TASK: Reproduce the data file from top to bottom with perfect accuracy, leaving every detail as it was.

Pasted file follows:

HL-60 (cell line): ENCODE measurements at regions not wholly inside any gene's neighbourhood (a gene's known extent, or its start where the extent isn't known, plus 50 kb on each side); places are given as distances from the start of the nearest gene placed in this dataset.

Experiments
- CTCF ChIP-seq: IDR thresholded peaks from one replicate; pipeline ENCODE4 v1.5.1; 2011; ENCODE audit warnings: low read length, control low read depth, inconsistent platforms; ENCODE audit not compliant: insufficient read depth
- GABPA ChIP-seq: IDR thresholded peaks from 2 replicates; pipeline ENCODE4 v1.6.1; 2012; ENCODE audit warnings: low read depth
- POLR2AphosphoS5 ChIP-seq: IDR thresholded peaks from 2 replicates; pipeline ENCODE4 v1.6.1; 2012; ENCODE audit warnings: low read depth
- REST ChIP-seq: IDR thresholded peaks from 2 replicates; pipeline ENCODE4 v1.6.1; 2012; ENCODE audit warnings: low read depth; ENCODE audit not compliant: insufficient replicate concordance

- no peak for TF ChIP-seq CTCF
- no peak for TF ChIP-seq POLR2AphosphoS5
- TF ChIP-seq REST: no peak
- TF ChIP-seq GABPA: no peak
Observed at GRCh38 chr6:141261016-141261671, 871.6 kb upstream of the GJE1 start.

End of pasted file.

HL-60 (cell line): ENCODE measurements at regions not wholly inside any gene's neighbourhood (a gene's known extent, or its start where the extent isn't known, plus 50 kb on each side); places are given as distances from the start of the nearest gene placed in this dataset.

Experiments
- CTCF ChIP-seq: IDR thresholded peaks from one replicate; pipeline ENCODE4 v1.5.1; 2011; ENCODE audit warnings: low read length, control low read depth, inconsistent platforms; ENCODE audit not compliant: insufficient read depth
- GABPA ChIP-seq: IDR thresholded peaks from 2 replicates; pipeline ENCODE4 v1.6.1; 2012; ENCODE audit warnings: low read depth
- POLR2AphosphoS5 ChIP-seq: IDR thresholded peaks from 2 replicates; pipeline ENCODE4 v1.6.1; 2012; ENCODE audit warnings: low read depth
- REST ChIP-seq: IDR thresholded peaks from 2 replicates; pipeline ENCODE4 v1.6.1; 2012; ENCODE audit warnings: low read depth; ENCODE audit not compliant: insufficient replicate concordance

- no peak for TF ChIP-seq CTCF
- no peak for TF ChIP-seq POLR2AphosphoS5
- TF ChIP-seq REST: no peak
- TF ChIP-seq GABPA: no peak
Observed at GRCh38 chr6:141261016-141261671, 871.6 kb upstream of the GJE1 start.